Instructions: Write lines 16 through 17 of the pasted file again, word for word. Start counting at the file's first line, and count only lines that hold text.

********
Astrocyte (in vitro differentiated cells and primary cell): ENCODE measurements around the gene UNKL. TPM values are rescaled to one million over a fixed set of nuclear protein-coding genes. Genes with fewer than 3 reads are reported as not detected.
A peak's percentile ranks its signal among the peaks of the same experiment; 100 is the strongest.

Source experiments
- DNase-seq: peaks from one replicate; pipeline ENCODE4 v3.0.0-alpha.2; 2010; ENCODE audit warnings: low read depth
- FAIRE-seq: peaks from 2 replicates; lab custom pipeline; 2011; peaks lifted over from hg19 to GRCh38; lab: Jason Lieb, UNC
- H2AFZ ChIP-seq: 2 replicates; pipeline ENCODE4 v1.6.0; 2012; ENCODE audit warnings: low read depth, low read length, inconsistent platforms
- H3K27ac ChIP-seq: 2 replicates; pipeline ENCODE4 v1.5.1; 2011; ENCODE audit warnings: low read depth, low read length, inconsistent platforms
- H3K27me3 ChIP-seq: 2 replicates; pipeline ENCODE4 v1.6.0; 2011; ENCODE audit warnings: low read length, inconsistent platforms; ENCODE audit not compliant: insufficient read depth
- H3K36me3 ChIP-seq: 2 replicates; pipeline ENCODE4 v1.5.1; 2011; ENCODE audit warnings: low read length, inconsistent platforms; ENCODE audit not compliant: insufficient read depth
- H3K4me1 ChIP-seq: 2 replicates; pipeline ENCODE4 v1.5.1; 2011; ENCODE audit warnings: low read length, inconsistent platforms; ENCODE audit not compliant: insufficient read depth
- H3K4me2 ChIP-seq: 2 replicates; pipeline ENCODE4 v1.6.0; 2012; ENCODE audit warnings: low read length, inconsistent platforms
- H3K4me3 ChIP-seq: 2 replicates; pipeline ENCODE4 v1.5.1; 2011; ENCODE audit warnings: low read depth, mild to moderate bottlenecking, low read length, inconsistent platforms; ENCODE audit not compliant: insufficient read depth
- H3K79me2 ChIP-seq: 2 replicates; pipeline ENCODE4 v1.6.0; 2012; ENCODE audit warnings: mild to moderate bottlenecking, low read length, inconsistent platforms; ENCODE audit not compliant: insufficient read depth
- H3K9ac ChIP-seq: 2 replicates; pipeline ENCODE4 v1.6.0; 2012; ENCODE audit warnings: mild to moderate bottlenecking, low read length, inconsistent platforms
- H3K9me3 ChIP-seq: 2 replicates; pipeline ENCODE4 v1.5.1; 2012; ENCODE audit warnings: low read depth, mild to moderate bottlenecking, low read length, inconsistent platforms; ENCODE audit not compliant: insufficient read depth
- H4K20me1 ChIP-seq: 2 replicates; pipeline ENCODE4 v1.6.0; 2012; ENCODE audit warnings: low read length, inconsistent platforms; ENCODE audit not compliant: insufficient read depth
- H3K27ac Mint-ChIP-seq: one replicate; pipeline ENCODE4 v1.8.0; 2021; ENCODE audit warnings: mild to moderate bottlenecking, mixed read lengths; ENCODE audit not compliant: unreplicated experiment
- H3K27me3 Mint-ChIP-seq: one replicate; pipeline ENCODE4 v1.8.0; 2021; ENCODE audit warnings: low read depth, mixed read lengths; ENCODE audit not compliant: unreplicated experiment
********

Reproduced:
- H4K20me1 ChIP-seq: 2 replicates; pipeline ENCODE4 v1.6.0; 2012; ENCODE audit warnings: low read length, inconsistent platforms; ENCODE audit not compliant: insufficient read depth
- H3K27ac Mint-ChIP-seq: one replicate; pipeline ENCODE4 v1.8.0; 2021; ENCODE audit warnings: mild to moderate bottlenecking, mixed read lengths; ENCODE audit not compliant: unreplicated experiment